Practical Management of Patients with Neuroendocrine Tumors - Episode 7
Eric Liu, MD, FACS: The dosing of octreotide and lanreotide really varies and is up to the physician. If we start with octreotide, because it’s the older version, it comes in essentially 4 versions. The first version is what we call rescue octreotide. It’s a subcutaneous injection. You give it multiple times a day, and it’s mostly for symptom control. But when it comes to giving the long-acting repeatable version, the LAR version, it comes in 3 doses: 10 mg, 20 mg, and 30 mg.
What’s recommended is actually to help with the symptoms and to use the rescue version first. You make sure they tolerate it well and start with 20 mg, because then you increase the dose or decrease the dose. Of course, if someone has other issues, like liver problems or kidney problems, you may want to start at an even lower dose. But most patients go to 30 mg, and that’s the most common standard dose for octreotide.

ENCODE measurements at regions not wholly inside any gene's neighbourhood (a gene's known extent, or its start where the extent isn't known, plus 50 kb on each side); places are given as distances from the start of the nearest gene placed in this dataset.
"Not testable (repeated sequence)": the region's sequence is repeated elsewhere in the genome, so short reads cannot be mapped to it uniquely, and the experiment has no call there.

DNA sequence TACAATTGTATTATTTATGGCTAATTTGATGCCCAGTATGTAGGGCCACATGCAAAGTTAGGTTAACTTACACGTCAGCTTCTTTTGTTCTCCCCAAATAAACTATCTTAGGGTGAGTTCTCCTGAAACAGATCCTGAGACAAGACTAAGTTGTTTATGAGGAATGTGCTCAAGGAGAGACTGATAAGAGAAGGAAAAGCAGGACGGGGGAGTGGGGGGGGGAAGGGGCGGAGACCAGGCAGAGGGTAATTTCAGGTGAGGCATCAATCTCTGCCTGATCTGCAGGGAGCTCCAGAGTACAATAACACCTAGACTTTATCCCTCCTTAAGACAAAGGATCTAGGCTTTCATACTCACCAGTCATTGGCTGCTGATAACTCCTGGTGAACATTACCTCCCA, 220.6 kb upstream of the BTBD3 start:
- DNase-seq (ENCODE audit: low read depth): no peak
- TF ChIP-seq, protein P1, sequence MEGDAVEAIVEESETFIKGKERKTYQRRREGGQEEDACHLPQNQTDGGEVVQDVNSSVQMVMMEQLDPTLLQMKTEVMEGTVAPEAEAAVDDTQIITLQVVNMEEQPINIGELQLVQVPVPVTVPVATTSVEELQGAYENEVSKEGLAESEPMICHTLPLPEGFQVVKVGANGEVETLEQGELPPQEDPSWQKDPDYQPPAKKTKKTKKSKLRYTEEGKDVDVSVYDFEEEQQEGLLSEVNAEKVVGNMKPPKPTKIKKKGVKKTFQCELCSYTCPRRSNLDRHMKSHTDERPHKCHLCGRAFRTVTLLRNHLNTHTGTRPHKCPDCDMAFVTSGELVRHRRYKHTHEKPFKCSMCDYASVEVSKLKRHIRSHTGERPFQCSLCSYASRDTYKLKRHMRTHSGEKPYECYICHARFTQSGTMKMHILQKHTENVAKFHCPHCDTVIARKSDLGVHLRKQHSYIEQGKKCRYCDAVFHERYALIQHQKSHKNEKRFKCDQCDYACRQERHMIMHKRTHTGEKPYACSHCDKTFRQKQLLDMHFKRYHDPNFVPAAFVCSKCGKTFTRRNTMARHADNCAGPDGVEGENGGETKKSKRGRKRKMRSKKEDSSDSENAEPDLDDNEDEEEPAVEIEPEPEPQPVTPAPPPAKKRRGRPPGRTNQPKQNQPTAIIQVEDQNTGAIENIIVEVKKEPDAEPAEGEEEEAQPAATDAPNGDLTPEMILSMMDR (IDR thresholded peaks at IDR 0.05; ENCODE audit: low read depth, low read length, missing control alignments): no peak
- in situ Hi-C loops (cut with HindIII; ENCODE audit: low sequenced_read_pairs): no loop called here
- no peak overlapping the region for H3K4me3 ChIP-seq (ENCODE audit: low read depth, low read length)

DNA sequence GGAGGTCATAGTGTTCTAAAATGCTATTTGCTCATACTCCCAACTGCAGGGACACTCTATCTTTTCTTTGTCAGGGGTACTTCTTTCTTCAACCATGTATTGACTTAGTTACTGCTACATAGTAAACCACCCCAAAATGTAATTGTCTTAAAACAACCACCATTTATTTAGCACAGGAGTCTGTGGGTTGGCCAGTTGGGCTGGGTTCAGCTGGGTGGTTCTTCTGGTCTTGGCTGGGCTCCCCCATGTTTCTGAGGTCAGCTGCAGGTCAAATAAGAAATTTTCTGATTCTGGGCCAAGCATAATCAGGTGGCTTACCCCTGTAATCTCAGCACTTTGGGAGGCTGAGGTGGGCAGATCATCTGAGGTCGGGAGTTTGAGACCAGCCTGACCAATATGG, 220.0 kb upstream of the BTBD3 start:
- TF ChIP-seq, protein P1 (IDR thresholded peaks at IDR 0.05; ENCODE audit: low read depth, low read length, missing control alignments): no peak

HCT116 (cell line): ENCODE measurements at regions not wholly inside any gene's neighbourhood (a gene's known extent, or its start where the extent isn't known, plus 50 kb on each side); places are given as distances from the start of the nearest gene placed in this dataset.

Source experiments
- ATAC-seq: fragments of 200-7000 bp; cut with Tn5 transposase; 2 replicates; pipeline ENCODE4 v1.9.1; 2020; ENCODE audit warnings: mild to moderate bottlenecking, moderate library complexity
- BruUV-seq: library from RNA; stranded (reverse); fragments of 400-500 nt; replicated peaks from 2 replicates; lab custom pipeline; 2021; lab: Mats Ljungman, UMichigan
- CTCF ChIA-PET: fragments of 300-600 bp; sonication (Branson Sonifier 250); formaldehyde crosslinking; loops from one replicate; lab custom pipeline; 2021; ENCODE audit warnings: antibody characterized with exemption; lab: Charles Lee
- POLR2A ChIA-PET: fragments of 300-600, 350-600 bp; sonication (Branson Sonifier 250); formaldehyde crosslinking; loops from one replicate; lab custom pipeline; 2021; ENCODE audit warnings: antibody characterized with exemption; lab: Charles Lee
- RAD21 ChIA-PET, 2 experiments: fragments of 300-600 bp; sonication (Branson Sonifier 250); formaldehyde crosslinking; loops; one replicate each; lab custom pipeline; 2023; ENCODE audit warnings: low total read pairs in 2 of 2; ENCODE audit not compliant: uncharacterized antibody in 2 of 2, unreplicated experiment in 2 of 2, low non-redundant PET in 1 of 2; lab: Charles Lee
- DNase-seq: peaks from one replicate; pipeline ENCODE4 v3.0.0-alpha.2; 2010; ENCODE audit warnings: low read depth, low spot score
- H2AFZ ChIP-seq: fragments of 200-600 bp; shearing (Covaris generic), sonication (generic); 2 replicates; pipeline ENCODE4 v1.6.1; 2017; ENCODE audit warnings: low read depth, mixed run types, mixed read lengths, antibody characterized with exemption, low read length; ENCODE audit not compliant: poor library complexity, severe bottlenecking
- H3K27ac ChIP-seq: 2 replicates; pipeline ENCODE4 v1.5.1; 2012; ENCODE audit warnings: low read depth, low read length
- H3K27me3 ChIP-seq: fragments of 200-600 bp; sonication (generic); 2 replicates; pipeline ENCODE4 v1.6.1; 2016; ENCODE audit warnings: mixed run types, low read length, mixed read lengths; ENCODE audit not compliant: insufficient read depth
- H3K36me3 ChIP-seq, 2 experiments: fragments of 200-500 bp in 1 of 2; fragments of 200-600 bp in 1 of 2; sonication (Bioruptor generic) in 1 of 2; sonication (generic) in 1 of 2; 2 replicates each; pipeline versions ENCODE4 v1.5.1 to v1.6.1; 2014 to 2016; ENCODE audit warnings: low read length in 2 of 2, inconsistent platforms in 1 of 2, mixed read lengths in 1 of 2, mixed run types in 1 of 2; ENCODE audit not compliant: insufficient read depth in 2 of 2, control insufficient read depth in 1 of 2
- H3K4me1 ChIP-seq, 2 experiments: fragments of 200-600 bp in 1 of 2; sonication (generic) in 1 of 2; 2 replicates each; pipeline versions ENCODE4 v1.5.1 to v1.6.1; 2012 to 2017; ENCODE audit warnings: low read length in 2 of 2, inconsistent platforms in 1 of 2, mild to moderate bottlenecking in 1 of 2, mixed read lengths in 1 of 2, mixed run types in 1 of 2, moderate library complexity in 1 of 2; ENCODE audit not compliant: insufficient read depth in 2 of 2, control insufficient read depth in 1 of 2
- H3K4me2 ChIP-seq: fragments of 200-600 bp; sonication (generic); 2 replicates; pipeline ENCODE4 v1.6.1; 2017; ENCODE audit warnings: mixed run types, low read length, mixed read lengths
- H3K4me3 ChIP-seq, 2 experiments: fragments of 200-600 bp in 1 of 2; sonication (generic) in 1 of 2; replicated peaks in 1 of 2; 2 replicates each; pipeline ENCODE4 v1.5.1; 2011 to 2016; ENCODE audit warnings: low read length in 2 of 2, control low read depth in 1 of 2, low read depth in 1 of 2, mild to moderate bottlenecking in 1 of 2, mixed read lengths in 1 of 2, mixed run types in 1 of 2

Lanreotide is slightly different. It has 2 indications. One indication is for tumor control as well as symptom control. Lanreotide comes in 3 doses as well: 60 mg, 90 mg, and 120 mg. The recommended dose by the FDA for tumor control is 120 mg every 4 weeks, and that’s usually where we start. Of course the dosing is really up to the discretion of the physician. But if there are issues—for example, the patient doesn’t tolerate the higher dose so much or is very, very small, those are things to consider—reducing the dose is certainly something to consider. But it all depends, and we really leave it up to the discretion of the physician.
Transcript Edited for Clarity